This letter was written 18 months after Germany invaded Poland and 6 months after the Battle of Britain.

Climate change and fascism are not the same thing, but here’s what connects them: most people just don’t want to admit the scale of the problem, and we resist taking action because it just seems too hard, too uncertain, too complex.

Some think the answer is information. For example, when I went to a conference at the Columbia School of Journalism just before the pandemic, the speakers focused on getting more articles about environmental issues into the media, and making sure the press about heatwaves, floods, and fires includes information on climate change.

Media coverage matters, of course. The big oil companies taken a beating of late in the Dutch courts and Exxon shareholders elected climate activists to the board. This is great news.

But we’ve spent the last fifteen months feeling isolated and uncertain and scared. We want life just to be normal.

Instead, we’re hearing about wars and threats of war, genocide, drought, loss of biodiversity, and about massive changes ahead to deal with climate change.

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I’ve been reading a book called How to Prepare for Climate Change, by technology writer David Pogue. It’s basically a preppers manual, and very American. It starts with a chapter on where to move (Madison, Wisconsin heads the list). Half the book consists of advice on dealing with flood, heat waves, drought, wildfires, mosquitoes and ticks, and even social breakdown. It seems a little ironic that he ends with a chapter called “Where to Find Hope.”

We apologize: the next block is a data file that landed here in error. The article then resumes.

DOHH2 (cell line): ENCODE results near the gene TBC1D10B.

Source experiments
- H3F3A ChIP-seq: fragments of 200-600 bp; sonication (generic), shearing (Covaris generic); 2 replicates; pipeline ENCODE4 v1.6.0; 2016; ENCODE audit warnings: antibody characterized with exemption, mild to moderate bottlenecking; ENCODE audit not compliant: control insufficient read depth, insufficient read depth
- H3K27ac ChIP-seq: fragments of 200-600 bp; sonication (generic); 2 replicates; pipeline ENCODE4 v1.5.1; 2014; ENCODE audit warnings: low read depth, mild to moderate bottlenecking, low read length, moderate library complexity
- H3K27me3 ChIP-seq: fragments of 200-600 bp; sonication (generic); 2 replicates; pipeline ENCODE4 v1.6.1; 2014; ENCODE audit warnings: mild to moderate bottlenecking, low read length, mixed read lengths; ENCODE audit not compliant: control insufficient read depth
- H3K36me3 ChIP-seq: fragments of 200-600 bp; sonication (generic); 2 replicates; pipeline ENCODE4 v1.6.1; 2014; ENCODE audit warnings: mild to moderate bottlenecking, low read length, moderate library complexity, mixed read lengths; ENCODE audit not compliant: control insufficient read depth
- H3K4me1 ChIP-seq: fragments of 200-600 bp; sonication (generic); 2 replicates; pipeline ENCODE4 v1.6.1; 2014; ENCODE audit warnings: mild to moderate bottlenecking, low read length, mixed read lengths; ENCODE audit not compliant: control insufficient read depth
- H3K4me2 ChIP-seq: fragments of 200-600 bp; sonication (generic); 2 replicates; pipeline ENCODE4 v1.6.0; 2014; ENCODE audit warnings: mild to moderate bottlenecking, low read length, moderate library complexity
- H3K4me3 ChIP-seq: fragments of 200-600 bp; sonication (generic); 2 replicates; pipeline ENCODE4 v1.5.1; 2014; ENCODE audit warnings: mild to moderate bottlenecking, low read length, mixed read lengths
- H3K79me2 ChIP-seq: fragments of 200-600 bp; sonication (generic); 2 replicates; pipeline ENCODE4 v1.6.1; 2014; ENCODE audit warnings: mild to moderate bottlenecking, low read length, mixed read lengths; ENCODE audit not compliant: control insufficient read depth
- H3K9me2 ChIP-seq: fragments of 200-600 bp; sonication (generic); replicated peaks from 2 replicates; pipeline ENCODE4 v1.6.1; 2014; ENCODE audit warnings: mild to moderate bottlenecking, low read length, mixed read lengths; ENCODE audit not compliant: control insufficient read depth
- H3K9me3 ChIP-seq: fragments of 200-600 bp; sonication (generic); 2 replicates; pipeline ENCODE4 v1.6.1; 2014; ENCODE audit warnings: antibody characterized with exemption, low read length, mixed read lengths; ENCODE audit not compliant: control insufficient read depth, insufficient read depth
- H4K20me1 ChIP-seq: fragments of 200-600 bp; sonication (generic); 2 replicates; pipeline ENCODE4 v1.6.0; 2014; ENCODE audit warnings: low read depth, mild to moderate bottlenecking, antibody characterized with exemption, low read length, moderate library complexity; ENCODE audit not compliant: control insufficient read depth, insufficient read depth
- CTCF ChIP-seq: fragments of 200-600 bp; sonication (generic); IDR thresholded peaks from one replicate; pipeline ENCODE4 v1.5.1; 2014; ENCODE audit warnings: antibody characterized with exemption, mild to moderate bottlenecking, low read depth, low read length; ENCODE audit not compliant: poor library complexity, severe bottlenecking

I found when I started writing about green living that information is not enough. In fact, it can turn people off.

I believe in citizen action and political change, and went to the Climate March in New York in September 2019 because I wanted to see the young people leading on this issue. The US focus on infrastructure is immensely important because transportation and buildings are our largest source of carbon emissions. (I’m getting ready for the Train Campaign’s first in-person event in a long time, at the historic Union Depot in Canaan, CT during Railroad Days. Click here for news about the event and our inclusion in the North Atlantic Rail initiative.)

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But we also need to adapt, to live and eat and travel differently. I have 3 tips for you today that actually make a difference and don’t take much time at all.